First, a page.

A Claim for Scientific Property

A Claim for Scientific Property
Henry James Clark
Gould Library Special Collections

Henry James Clark produced many of the microscopic drawings that appear in the Contributions. In the Introduction to Volume I, Agassiz credited Clark for his work, and praised his “untiring patience and unsurpassed accuracy.”

By 1862, when Volume IV of the Contributions was published, Clark felt that Agassiz had not properly acknowledged his contributions to the project (1). In this letter, sent to scientists across the United States and Europe, Clark details his accusations against Agassiz, claiming that parts of Volumes II and III and nearly all of Volume IV were his own work.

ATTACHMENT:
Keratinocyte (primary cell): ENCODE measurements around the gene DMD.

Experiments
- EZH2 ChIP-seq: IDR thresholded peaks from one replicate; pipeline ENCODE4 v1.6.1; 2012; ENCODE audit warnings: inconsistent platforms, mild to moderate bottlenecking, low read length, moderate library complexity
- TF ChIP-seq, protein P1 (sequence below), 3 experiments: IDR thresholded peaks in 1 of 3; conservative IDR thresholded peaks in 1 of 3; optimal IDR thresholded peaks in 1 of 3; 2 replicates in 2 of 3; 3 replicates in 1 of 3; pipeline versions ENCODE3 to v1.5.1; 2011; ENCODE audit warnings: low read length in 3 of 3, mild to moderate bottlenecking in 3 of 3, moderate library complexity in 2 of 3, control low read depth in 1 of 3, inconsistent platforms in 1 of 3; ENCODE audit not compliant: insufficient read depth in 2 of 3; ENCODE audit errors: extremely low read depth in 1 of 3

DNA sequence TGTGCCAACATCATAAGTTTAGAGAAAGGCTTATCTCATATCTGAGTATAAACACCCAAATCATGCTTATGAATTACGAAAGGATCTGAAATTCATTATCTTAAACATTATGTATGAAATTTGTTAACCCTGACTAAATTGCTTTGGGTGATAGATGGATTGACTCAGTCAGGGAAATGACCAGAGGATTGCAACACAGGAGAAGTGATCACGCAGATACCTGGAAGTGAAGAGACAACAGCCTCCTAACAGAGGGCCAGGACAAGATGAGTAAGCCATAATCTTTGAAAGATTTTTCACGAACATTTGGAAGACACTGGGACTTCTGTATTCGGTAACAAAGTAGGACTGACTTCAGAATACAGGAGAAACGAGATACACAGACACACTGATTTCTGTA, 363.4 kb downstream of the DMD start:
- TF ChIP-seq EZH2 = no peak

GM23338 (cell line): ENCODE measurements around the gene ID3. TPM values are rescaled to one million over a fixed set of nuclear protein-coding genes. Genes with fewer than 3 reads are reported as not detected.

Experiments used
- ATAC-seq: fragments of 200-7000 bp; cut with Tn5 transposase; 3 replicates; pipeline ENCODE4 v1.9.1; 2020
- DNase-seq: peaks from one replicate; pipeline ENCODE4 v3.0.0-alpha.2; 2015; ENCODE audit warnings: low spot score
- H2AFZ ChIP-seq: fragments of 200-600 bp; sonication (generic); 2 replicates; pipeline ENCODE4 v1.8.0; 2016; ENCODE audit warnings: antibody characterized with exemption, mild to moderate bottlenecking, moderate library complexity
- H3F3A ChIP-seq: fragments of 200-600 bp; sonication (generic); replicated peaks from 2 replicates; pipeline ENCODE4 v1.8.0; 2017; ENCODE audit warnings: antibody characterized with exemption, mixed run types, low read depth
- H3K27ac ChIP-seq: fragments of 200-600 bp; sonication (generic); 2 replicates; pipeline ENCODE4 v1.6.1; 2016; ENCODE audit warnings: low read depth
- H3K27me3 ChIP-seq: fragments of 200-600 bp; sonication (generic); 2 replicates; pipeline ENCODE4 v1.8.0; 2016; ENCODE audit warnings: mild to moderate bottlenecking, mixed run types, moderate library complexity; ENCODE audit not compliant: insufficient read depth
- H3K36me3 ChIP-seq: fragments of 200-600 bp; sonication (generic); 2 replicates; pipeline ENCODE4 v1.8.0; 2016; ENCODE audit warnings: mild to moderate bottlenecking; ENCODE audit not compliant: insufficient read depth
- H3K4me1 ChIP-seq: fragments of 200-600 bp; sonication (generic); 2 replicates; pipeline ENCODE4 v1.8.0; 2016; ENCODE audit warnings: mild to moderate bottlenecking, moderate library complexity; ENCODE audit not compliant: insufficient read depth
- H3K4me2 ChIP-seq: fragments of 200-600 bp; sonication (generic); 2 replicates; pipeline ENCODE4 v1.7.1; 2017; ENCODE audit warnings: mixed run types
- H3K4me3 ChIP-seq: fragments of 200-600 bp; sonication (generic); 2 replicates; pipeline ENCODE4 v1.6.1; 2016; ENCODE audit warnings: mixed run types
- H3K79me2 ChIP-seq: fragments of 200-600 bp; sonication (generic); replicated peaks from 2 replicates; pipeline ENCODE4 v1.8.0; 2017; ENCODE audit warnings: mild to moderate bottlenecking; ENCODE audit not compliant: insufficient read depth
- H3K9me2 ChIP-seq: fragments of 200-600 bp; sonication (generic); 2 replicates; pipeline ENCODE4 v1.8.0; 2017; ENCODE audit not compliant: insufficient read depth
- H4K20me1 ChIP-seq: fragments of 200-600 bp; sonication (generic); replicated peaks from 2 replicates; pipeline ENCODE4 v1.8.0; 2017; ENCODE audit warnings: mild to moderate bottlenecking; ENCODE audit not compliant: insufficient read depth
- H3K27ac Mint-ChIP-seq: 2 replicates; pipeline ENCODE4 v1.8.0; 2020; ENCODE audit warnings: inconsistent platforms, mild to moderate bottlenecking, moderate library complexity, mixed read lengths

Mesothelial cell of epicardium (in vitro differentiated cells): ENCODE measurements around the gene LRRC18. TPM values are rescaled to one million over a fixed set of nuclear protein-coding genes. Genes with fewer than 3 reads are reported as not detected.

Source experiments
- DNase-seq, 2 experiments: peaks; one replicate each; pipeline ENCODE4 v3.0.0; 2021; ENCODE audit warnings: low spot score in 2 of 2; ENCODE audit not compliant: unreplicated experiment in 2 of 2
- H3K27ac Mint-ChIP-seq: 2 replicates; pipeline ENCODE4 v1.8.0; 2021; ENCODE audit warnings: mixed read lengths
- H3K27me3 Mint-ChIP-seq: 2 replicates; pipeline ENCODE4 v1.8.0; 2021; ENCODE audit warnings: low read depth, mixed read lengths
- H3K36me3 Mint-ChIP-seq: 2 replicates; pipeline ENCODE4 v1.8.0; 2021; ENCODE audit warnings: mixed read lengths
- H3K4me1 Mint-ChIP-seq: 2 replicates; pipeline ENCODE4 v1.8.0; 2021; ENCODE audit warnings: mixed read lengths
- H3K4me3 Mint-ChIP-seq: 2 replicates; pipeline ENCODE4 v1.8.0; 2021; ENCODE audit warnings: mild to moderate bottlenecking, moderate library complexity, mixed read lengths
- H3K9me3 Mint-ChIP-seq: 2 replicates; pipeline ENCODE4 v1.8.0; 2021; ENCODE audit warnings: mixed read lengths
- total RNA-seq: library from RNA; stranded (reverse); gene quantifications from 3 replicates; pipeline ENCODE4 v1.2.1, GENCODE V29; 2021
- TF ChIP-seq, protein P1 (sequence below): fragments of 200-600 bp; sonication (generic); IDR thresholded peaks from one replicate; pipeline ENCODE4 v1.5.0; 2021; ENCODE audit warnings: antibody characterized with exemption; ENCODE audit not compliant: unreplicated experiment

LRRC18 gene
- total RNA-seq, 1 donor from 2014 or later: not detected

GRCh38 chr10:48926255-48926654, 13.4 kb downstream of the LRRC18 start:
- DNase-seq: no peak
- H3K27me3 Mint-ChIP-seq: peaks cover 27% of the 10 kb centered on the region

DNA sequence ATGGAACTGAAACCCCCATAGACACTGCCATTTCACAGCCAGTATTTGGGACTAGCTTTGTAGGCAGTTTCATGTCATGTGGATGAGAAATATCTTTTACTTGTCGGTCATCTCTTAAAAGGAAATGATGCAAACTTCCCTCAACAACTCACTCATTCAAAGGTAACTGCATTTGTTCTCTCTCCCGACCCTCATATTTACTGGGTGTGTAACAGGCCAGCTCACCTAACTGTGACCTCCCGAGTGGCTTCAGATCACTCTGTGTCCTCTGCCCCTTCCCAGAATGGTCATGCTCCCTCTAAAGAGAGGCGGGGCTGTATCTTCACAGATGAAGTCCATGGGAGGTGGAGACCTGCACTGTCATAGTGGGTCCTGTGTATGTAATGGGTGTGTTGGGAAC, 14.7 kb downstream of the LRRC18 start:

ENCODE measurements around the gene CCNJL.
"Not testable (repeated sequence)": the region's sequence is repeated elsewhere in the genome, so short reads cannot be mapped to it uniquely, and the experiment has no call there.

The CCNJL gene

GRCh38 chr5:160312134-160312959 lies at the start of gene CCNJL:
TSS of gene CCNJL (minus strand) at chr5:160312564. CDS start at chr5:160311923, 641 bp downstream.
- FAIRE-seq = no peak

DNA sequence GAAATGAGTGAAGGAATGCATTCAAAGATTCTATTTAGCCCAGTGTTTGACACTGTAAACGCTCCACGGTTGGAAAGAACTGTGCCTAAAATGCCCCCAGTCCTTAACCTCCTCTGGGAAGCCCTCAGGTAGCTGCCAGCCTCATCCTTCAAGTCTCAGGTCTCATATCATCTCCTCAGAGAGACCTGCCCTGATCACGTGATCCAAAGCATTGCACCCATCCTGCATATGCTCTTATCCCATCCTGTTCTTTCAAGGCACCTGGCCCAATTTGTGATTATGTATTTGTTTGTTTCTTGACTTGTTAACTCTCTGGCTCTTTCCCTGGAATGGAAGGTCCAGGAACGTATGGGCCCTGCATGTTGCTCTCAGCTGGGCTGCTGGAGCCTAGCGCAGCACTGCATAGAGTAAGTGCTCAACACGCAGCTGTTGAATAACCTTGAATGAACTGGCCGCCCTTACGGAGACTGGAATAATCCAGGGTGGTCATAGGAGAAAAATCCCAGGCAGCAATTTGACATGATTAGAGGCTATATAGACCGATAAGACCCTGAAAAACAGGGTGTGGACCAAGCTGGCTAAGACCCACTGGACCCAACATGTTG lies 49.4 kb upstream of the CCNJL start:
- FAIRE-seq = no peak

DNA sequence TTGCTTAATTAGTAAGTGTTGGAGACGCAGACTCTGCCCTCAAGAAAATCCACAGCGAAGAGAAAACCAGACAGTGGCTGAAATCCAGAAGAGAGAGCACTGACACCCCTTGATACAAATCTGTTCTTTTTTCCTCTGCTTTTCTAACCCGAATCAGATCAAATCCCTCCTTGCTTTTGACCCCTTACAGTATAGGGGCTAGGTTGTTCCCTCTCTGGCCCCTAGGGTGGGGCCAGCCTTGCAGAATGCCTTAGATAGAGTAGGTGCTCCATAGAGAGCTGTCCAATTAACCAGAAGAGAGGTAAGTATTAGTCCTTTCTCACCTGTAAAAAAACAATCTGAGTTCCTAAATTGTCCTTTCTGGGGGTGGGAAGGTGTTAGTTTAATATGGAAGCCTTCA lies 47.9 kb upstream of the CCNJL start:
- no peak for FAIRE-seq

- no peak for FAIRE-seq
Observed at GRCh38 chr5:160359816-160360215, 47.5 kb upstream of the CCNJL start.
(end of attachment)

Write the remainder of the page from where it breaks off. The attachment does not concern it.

Clark threatened a lawsuit, but it did not come to trial. Ultimately, Clark resigned from Harvard and joined the faculty of the Pennsylvania State College where he lectured and published his work on embryology (2).

(1) Edward Lurie. Louis Agassiz: A Life in Science. Chicago: The University of Chicago Press, 1960. p. 319.
(2) Lurie, p. 322.